The phrase "haters gonna hate" is too "banal" to be copyrighted, a US judge has declared.Judge for yourself:
Judge Michael W Fitzgerald made the comments while dismissing a copyright case against Taylor Swift.
Songwriters Sean Hall and Nathan Butler sued the star last year, arguing her single Shake It Off stole from their composition, Playas Gon' Play.
They said the chorus of her song relied on their lyric, "playas, they gonna play, and haters, they gonna hate".
Although short phrases are generally immune from copyright claims, the writers argued that combining the two thoughts was original enough to warrant protection.
Fitzgerald disagreed - in quite some style.While the judge didn't rule so, I think she has some of the nicest legs in show business.
'Lacks the modicum of originality and creativity '"The lynchpin of this entire case is thus whether or not the lyrics 'Playas, they gonna play, and haters, they gonna hate' are eligible for protection," he wrote.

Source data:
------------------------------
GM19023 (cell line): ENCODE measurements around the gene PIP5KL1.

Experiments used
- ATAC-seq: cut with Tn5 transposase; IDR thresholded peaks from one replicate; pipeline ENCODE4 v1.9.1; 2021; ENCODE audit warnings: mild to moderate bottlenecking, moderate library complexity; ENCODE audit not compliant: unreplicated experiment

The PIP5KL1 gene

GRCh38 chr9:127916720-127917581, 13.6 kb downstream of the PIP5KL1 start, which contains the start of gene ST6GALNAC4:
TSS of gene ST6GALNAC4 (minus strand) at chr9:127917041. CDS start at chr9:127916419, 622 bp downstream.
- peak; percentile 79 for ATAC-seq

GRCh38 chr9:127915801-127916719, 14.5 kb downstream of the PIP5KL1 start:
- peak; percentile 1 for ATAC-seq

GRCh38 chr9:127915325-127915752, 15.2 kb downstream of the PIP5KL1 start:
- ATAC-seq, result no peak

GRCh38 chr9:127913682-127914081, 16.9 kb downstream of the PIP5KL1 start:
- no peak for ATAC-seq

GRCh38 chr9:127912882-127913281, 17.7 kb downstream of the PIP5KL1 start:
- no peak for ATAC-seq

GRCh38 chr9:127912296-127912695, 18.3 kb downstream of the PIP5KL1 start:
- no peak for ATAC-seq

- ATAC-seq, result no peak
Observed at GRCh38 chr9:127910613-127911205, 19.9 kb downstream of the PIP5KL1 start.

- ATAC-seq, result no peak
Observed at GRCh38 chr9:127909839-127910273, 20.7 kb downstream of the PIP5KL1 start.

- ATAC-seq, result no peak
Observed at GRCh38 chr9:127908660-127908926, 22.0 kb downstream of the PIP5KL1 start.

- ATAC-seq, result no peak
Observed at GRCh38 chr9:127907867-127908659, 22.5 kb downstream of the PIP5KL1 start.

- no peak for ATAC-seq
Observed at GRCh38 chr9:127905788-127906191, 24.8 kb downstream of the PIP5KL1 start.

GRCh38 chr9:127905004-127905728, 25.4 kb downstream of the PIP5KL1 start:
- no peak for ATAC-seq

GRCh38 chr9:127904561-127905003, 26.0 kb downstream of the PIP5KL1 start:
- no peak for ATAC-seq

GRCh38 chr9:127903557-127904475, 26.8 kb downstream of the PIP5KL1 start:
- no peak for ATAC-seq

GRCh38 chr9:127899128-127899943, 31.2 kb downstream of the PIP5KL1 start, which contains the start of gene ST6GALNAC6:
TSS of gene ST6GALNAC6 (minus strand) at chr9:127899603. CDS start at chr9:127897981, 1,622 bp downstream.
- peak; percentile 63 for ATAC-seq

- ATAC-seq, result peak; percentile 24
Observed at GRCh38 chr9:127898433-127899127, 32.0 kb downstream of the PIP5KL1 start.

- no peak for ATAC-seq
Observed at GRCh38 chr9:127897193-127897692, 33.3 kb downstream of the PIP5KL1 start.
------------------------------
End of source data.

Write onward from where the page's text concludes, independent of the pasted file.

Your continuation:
"In the early 2000s, popular culture was adequately suffused with the concepts of players and haters to render the phrases 'playas… gonna play' or 'haters… gonna hate', standing on their own, no more creative than 'runners gonna run'; 'drummers gonna drum'; or 'swimmers gonna swim.'"The concept of actors acting in accordance with their essential nature is not at all creative; it is banal.
"The allegedly infringed lyrics are short phrases that lack the modicum of originality and creativity required for copyright protection," Fitzgerald added.
Wombat-socho has "Rule 5 Monday: Mash Note" and up and running.